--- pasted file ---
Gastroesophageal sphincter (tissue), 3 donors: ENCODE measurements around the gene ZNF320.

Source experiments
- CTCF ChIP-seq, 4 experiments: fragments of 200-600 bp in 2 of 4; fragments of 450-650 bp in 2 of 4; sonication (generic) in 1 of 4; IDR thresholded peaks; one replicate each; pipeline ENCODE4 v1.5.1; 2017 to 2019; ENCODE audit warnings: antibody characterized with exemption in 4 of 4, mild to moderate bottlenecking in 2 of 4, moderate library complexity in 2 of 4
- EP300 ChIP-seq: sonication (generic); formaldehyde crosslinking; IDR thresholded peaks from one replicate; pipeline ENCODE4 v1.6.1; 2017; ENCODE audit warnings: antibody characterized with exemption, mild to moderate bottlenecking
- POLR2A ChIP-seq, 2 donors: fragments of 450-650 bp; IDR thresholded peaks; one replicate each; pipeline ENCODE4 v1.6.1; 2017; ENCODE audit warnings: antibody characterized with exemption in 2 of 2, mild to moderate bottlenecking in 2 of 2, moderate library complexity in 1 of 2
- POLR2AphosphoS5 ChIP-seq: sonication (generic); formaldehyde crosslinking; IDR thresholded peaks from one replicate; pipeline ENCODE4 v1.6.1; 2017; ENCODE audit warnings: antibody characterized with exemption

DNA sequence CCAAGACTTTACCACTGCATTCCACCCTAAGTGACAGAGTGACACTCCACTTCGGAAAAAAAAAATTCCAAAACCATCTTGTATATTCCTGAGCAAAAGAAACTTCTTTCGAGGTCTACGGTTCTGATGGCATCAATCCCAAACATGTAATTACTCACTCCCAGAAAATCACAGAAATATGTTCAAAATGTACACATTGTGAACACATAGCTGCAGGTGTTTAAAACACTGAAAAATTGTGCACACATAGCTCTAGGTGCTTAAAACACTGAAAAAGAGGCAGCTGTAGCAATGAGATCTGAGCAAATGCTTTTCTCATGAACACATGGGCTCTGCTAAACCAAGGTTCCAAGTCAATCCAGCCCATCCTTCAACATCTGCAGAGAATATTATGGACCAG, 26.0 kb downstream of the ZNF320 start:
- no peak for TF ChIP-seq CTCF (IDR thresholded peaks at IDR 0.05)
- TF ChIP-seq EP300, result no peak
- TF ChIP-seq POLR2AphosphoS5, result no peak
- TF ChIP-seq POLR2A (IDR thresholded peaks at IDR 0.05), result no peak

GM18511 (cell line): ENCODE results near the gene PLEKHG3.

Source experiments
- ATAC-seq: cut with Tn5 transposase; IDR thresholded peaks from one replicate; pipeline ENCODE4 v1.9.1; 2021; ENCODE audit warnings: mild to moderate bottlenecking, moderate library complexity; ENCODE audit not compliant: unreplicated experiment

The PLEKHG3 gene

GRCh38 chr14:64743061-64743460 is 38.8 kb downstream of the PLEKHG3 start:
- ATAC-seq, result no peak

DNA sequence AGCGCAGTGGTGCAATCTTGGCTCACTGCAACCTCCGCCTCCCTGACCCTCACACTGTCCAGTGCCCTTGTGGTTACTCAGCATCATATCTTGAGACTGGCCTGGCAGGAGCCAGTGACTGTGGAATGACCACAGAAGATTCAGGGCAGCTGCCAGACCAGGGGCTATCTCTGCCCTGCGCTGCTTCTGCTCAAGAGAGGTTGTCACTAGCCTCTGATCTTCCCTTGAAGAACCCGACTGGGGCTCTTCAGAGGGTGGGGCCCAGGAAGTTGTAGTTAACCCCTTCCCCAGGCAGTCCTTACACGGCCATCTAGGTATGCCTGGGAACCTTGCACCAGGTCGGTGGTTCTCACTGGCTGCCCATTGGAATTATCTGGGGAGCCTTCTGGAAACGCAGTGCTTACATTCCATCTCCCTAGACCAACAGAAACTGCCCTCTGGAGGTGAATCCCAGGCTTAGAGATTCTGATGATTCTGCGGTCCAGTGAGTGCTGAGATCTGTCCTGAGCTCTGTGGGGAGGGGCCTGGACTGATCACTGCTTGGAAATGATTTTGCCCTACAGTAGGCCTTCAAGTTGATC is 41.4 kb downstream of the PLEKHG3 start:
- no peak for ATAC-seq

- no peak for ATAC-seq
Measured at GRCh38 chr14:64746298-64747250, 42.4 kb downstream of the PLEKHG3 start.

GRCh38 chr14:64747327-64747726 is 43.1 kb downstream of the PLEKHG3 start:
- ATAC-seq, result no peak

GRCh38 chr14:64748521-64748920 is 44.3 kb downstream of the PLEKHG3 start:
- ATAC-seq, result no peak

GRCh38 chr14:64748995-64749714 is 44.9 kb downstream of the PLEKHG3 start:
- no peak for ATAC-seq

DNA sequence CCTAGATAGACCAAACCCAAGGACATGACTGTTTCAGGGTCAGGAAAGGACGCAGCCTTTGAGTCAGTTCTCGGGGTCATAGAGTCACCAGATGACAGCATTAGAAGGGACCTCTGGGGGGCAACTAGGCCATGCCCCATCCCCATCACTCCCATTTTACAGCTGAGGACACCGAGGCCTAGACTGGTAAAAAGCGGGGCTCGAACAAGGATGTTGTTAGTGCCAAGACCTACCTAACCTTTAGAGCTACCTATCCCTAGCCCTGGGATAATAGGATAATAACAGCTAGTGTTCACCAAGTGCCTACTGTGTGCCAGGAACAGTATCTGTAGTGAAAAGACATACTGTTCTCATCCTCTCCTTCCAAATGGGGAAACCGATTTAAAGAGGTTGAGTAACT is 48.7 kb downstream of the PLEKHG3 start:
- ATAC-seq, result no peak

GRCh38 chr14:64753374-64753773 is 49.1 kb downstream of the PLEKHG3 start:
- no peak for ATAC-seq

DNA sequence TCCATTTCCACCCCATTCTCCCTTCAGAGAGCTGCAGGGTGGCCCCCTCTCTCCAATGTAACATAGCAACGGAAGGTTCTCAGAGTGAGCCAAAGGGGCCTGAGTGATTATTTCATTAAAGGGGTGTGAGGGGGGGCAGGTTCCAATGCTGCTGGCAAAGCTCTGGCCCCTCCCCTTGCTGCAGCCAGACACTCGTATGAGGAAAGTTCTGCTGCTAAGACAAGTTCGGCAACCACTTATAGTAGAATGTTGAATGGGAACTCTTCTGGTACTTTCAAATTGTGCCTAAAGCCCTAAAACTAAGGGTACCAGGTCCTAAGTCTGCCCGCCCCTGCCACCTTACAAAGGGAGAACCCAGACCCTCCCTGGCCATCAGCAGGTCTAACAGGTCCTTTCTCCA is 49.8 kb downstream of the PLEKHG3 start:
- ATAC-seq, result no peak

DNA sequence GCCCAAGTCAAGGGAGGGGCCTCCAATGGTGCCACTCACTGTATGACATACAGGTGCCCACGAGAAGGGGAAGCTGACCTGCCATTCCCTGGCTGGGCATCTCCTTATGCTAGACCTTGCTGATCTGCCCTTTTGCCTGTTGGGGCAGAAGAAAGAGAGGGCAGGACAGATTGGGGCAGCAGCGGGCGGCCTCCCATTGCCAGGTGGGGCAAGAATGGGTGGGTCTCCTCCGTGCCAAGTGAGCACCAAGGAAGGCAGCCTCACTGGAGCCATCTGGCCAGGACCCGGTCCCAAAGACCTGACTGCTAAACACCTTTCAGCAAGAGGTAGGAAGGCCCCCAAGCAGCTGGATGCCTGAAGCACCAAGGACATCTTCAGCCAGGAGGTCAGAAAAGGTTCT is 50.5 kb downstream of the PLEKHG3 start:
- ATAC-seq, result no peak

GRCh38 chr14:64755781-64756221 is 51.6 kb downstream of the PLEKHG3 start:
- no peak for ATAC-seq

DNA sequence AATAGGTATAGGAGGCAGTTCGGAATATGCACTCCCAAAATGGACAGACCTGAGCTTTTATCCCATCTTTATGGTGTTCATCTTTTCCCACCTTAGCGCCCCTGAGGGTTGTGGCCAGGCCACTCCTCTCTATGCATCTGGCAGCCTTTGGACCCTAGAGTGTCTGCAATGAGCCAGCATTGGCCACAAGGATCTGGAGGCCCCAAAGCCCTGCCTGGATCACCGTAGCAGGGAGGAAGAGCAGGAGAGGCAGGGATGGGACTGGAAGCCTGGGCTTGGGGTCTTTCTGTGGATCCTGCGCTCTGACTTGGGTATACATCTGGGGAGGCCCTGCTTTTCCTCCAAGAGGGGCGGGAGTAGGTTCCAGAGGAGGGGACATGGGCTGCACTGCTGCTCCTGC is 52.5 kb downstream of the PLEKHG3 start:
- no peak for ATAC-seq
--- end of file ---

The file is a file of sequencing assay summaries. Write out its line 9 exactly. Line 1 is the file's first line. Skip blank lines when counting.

- TF ChIP-seq EP300, result no peak